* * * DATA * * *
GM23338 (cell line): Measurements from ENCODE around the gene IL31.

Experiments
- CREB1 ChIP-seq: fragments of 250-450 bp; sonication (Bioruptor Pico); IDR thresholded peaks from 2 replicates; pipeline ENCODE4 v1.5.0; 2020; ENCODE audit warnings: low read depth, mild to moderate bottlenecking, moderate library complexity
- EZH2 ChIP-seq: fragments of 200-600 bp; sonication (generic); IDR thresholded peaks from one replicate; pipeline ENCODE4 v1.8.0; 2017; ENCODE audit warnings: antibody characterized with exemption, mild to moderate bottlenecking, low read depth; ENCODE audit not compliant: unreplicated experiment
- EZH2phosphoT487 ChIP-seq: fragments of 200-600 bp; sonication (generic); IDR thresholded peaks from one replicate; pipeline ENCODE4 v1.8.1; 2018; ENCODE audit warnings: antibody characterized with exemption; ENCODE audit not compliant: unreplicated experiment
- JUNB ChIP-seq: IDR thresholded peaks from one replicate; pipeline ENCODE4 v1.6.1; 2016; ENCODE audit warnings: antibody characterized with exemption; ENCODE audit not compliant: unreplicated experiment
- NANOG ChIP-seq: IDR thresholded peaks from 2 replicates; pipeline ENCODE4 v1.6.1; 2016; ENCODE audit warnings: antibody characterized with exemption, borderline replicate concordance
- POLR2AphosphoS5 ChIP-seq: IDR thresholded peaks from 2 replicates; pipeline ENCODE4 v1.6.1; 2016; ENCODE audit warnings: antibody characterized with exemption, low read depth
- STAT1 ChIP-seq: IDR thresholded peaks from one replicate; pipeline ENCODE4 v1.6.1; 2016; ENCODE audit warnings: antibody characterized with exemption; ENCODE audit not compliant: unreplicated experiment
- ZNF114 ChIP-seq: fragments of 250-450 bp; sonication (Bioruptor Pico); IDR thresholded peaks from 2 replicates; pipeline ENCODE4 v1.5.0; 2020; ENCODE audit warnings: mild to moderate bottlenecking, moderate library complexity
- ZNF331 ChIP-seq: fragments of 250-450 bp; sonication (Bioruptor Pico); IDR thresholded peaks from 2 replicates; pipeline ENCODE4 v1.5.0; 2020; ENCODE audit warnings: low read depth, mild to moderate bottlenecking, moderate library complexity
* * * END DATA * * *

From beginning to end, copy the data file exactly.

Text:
GM23338 (cell line): Measurements from ENCODE around the gene IL31.

Experiments
- CREB1 ChIP-seq: fragments of 250-450 bp; sonication (Bioruptor Pico); IDR thresholded peaks from 2 replicates; pipeline ENCODE4 v1.5.0; 2020; ENCODE audit warnings: low read depth, mild to moderate bottlenecking, moderate library complexity
- EZH2 ChIP-seq: fragments of 200-600 bp; sonication (generic); IDR thresholded peaks from one replicate; pipeline ENCODE4 v1.8.0; 2017; ENCODE audit warnings: antibody characterized with exemption, mild to moderate bottlenecking, low read depth; ENCODE audit not compliant: unreplicated experiment
- EZH2phosphoT487 ChIP-seq: fragments of 200-600 bp; sonication (generic); IDR thresholded peaks from one replicate; pipeline ENCODE4 v1.8.1; 2018; ENCODE audit warnings: antibody characterized with exemption; ENCODE audit not compliant: unreplicated experiment
- JUNB ChIP-seq: IDR thresholded peaks from one replicate; pipeline ENCODE4 v1.6.1; 2016; ENCODE audit warnings: antibody characterized with exemption; ENCODE audit not compliant: unreplicated experiment
- NANOG ChIP-seq: IDR thresholded peaks from 2 replicates; pipeline ENCODE4 v1.6.1; 2016; ENCODE audit warnings: antibody characterized with exemption, borderline replicate concordance
- POLR2AphosphoS5 ChIP-seq: IDR thresholded peaks from 2 replicates; pipeline ENCODE4 v1.6.1; 2016; ENCODE audit warnings: antibody characterized with exemption, low read depth
- STAT1 ChIP-seq: IDR thresholded peaks from one replicate; pipeline ENCODE4 v1.6.1; 2016; ENCODE audit warnings: antibody characterized with exemption; ENCODE audit not compliant: unreplicated experiment
- ZNF114 ChIP-seq: fragments of 250-450 bp; sonication (Bioruptor Pico); IDR thresholded peaks from 2 replicates; pipeline ENCODE4 v1.5.0; 2020; ENCODE audit warnings: mild to moderate bottlenecking, moderate library complexity
- ZNF331 ChIP-seq: fragments of 250-450 bp; sonication (Bioruptor Pico); IDR thresholded peaks from 2 replicates; pipeline ENCODE4 v1.5.0; 2020; ENCODE audit warnings: low read depth, mild to moderate bottlenecking, moderate library complexity